A comedic take on fasting, praying and everything in between.
We are the chosen people, which is ironic given that we are generally chosen last in gym class, and this comes with some responsibilities: mandatory affection for lox, kvetching, kvetching about other people kvetching, and who can forget—all those holidays. I’m here to guide you through the two coming soonest: Yom Kippur and Rosh Hashanah.
*It’s the holiest solemn day in the Jewish calendar, when Jews fast from sunset to sunset, or in California, from sunset until hungry.
*Yom Kippur is the last day for prayers to reach God making it the theological equivalent of cramming for a test. You should have just fasted a little every day before, mister.
*Jews are supposed to fast so they won't be distracted by food. Unfortunately, the one thing that distracts Jews more than food is the lack of food. Nice try, God.
*The prayer “Kol Nidre” is about the community collectively taking on the sins of all its members. If you have any sins you feel like splitting a few million ways, now's the time.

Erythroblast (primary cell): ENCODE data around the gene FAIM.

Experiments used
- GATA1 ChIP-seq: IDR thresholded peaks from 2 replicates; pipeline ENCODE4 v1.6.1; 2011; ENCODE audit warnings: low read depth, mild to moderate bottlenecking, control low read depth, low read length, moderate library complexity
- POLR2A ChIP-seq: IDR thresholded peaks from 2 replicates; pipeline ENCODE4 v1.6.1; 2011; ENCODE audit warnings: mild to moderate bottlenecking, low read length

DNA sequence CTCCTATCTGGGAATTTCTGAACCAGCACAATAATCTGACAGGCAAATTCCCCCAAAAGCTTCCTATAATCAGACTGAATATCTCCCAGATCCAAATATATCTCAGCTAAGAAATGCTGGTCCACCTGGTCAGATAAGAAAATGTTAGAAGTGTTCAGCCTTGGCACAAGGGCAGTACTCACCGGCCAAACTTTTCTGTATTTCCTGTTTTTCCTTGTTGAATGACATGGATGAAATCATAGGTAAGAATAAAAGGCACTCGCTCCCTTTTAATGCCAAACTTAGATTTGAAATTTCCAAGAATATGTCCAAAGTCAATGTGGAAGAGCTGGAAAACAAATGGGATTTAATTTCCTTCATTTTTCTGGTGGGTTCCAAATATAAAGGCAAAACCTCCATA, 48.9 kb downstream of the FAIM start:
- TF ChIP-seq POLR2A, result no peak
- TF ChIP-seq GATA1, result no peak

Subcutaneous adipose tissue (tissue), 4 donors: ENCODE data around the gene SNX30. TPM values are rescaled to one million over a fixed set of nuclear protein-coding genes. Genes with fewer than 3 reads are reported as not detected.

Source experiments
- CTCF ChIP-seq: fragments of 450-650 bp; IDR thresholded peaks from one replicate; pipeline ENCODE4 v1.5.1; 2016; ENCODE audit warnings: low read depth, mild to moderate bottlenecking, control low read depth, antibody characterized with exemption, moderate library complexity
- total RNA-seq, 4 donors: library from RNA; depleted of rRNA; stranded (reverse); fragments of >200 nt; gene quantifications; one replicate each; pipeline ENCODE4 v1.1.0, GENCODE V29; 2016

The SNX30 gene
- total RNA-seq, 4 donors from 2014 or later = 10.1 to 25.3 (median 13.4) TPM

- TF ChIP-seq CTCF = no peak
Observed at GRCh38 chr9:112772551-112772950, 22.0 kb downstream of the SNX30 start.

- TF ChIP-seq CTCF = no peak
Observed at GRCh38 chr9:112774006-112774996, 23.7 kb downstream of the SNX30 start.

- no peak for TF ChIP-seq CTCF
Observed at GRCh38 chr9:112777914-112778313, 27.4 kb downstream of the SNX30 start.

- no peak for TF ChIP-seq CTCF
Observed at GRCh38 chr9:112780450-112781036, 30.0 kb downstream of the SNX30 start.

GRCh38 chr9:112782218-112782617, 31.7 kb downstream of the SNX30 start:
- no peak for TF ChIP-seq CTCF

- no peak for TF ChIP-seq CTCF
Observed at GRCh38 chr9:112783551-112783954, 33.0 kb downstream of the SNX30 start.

*Yom Kippur is traditionally when prayers are heard the strongest. Praying for a sandwich is generally frowned upon.
*It’s the Jewish New Year, with far fewer dragons than its Chinese equivalent.
*We celebrate by blowing the shofar, a cross between a kazoo and an ancient vuvuzela that sounds like a bullfrog on a bullhorn. It’s the musical instrument designed by people who hate music.
*The Jewish calendar is turning to the year 5772. Impress your dumber friends by telling them that Jews “are from the future.”
*On Rosh Hashanah, many Jews perform the act of Tashlich, which involves tossing chunks of bread into the river. This tradition was started by a group of rabbinical ducks.
*The Jewish New Year is rung in by the eating of apples and honey, which symbolizes the land of “milk and honey” promised by God—His polite way of saying “sand.”
I hope this helps. Call me when there's a holiday that’s brisket and naps.
Lev Novak is a junior at Tufts and a frequent contributor for College Humor.
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